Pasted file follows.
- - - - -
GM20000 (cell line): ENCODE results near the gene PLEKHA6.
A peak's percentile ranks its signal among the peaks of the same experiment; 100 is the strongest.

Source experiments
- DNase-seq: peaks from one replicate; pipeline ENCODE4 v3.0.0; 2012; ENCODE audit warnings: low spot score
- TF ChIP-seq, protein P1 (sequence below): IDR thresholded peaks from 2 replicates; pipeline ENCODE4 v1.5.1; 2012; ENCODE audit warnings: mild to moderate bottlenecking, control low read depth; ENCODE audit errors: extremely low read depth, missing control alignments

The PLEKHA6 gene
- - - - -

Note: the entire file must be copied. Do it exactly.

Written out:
GM20000 (cell line): ENCODE results near the gene PLEKHA6.
A peak's percentile ranks its signal among the peaks of the same experiment; 100 is the strongest.

Source experiments
- DNase-seq: peaks from one replicate; pipeline ENCODE4 v3.0.0; 2012; ENCODE audit warnings: low spot score
- TF ChIP-seq, protein P1 (sequence below): IDR thresholded peaks from 2 replicates; pipeline ENCODE4 v1.5.1; 2012; ENCODE audit warnings: mild to moderate bottlenecking, control low read depth; ENCODE audit errors: extremely low read depth, missing control alignments

The PLEKHA6 gene